- FieldToSetSeverityFrom- as mentioned above, if you are not calculating the severity based on the Calculate Severity playbook, you must determine the severity by one of the fields from the QRadar incident. QRadar has several fields that can be used to determine severity, and this can be configured in Cortex XSOAR by changing the value in the Get field for this input. As you can see in the screenshot below, it is set by default to Magnitude. However, you can change it to Severity, Credibility or any other value from the incident.
- ScaleToSetSeverityFrom- QRadar uses a scale of 1-10 to determine the severity of an incident. However, in Cortex XSOAR there are only 5 values with a scale of 0-4:
By default, the QRadar values are mapped to Cortex XSOAR values in the QRadar Generic mapping provided out-of-the-box. These values are mapped as follows:1,1,1,2,2,2,2,3,3,3Magnitude 1-3 in QRadar will be given a Low severity in Cortex XSOAR.Magnitude 4-7 in QRadar will be given a Medium severity in Cortex XSOAR.Magnitude 8-10 in QRadar will be given a High severity in Cortex XSOAR.To change this mapping, you must enter a value from 0-4 that corresponds to the slot representing the value from QRadar. The following is an example of an alternate mapping:This would be translated as follows:
- 1-2 - Informational
- 3-4 - Low
- 5-6 - Medium
- 7-8 - High
- 9-10 - Critical
If you selected in the playbook inputs to enrich all of the indicators from the incident, the playbook extracts the indicators and uses whichever integrations you have enabled for the enrichment. Enriched indicators will provide the analyst with more information about each indicator.
The Entity Enrichment playbook checks for information about all kinds of indicators, including malicious URLs, domains, or IP addresses. It can also check against a list of VIP assets in your organization that might have been targeted, or detonate a file that was attached to the incident.
While these capabilities are available in the playbook, they are only available if you have enabled or installed integrations for these checks. For information about enabling additional integrations, refer to the integration documentation.
If you also configured the playbook to use the Calculate Severity playbook, the playbook takes the information from the enriched indicators and provides a severity based on the DBot score.
After the playbook gathers all of the necessary an SLA timer is triggered and the incident is assigned to an analyst for manual investigation. The manual investigation task requires that the analyst intervene to determine if the incident is a true positive or false positive.
If the incident is a true positive, an incident report is generated and the necessary remediation steps are taken.
If the incident is a false positive, the analyst can use the
P Data Collectiontask to provide information that could help fine-tune the system for future cases.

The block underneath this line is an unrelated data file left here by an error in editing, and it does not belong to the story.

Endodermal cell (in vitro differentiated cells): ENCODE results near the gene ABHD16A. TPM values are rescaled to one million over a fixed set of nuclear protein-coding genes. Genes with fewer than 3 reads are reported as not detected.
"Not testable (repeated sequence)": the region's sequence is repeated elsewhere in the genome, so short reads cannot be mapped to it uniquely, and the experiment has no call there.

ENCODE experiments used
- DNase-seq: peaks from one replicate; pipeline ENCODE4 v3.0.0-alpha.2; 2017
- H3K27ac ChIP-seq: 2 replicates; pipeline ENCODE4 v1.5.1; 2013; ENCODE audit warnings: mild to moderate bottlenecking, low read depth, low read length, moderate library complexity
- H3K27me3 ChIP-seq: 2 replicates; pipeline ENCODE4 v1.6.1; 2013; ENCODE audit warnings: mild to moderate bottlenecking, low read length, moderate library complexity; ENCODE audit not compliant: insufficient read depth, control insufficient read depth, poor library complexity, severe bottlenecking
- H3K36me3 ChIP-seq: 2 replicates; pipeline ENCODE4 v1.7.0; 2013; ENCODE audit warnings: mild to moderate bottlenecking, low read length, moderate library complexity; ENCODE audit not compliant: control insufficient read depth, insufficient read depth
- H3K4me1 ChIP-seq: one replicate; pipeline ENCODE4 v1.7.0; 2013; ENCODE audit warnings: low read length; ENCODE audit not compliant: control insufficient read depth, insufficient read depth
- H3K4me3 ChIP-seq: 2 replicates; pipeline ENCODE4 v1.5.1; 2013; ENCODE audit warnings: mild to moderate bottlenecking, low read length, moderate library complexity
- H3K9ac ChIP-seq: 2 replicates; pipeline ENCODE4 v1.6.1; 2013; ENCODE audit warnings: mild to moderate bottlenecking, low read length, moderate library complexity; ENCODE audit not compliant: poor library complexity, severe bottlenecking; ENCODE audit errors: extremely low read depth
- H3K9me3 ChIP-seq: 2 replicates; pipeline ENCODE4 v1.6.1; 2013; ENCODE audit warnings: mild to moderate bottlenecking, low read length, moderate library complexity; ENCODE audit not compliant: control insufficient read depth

The feedback from the analyst is sent to the QRadar admin so they can review the suggested changes and make any necessary adjustments.
4. Analyze Incident Data
After events are fetched and the playbook executes, the events appear as incidents in the Incidents page. All of the information that is displayed in the respective tabs is determined by the layout you designed for the QRadar Generic incident type.
The layout appearance, including which tabs, their order, names, and more is customizable.
The analyst can click on the ID of any incident to view additional incident data that you configured for the incident type.
Incident Info View
The Incident Info tab provides information about the incident itself. For example, when was the incident opened and updated, what’s the severity of the incident and from where did it originate. It gives you easy access to all of the indicators extracted from the incident, what is the current state of the incident, and more.
For example, in the screenshot above, we see, in the Work Plan section of the page, that the incident is currently on hold waiting for the manual investigation to complete.
QRadar Offense View
The QRadar Offense tab bring the information that is available in QRadar and provides it to you in one screen within Cortex XSOAR. So, for example, you can see how many of the events associated with the offense were pulled (by default, it’s 20) and the magnitude that was assigned in QRadar.
The view includes all of the network data that is available from QRadar, as well as a link to the incident in QRadar itself.
QRadar Events View
The QRadar Events tab presents a table with the events that were pulled when the offense was ingested. By default, to improve performance, only the last 20 events are pulled, but you can override this in the
Max number of events per incidentfield in the integration settings.
The QRadar Assets tab presents information about any critical assets that were involved in the offense, whether they were targeted or tangentially related.